School of Economics, Business Administration and Legal Studies, MA in Art, Law and Economy
Prof. Perraki, Paraskevi
This dissertation was written as part of the MA in Art Law and Economy at the International Hellenic University.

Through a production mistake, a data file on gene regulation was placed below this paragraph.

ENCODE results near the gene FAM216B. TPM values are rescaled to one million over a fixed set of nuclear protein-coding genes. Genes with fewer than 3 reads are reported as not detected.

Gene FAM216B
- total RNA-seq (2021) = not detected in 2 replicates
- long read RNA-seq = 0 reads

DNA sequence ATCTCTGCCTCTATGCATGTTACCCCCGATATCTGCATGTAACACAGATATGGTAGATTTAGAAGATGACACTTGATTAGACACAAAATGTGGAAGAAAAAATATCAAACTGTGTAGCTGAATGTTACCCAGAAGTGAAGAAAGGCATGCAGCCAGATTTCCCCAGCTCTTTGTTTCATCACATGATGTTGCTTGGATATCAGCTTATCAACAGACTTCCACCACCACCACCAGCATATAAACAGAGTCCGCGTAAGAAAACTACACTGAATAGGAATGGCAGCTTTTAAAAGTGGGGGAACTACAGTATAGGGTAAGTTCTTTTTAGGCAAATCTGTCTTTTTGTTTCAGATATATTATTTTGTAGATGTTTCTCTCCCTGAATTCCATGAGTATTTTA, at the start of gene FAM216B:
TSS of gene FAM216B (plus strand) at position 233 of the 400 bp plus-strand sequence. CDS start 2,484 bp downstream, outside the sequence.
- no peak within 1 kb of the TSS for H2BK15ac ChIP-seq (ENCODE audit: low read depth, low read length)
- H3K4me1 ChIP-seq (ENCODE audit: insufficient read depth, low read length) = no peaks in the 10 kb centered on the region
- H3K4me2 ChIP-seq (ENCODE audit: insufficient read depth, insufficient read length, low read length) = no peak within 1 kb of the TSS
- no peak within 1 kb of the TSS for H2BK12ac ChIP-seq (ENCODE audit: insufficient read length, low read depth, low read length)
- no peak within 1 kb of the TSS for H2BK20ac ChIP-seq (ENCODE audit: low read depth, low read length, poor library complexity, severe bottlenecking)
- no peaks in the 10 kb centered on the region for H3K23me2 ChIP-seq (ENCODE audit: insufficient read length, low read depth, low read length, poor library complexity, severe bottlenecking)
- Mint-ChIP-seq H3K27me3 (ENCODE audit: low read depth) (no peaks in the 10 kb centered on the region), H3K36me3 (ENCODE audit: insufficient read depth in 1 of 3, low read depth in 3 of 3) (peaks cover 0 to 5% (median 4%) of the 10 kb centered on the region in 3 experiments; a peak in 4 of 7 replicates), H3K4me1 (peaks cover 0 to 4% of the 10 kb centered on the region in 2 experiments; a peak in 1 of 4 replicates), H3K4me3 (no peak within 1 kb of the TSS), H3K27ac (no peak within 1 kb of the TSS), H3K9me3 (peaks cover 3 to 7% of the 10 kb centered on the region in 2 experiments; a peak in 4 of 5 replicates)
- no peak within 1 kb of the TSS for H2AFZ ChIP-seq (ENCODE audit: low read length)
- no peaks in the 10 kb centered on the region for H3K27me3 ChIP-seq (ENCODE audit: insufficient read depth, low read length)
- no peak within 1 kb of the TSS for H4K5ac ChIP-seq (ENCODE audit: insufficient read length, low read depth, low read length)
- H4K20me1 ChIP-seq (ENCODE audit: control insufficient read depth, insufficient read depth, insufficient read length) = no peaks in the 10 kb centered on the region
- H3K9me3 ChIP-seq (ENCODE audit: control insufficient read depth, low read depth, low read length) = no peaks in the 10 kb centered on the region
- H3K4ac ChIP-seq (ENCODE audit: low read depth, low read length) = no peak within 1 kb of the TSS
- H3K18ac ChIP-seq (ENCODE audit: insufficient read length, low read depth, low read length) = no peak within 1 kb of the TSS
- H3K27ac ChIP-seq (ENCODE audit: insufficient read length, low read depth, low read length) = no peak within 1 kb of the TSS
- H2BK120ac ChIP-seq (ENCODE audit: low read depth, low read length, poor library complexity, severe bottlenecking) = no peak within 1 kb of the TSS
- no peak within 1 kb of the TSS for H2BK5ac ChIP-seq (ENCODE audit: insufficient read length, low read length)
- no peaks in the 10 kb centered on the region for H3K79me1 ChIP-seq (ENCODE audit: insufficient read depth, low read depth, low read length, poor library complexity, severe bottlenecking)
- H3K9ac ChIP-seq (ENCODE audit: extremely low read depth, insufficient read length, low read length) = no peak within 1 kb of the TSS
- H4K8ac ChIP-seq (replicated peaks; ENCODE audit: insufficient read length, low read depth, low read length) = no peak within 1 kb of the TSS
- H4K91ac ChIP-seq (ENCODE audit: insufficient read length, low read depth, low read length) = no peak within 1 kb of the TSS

The research question of this study is to comparatively analyze the most significant international criminal provisions, which establish individual criminal responsibility for war crimes against cultural property. The initial step is to elaborate on the normative origins of the relevant customary IHL principles, with the purpose of conceiving the very substance of the criminal provisions. The critical analysis is further justified through an established theoretical construction of distinction among the international legal instruments, on the ground of their specific characteristics. The civilian-use approach followed by the ad hoc criminal tribunals and the international permanent criminal court has proved to be less successful in comparison to the cultural-value orientation of the 1999 Second Protocol. The responsibility to protect cultural objects is evident also in the context of an occupation regime. In this regard, reference is made to judgements of domestic jurisdiction, which reveal the acknowledgement of the legal obligation of an occupying power to protect the national treasures of the occupied state.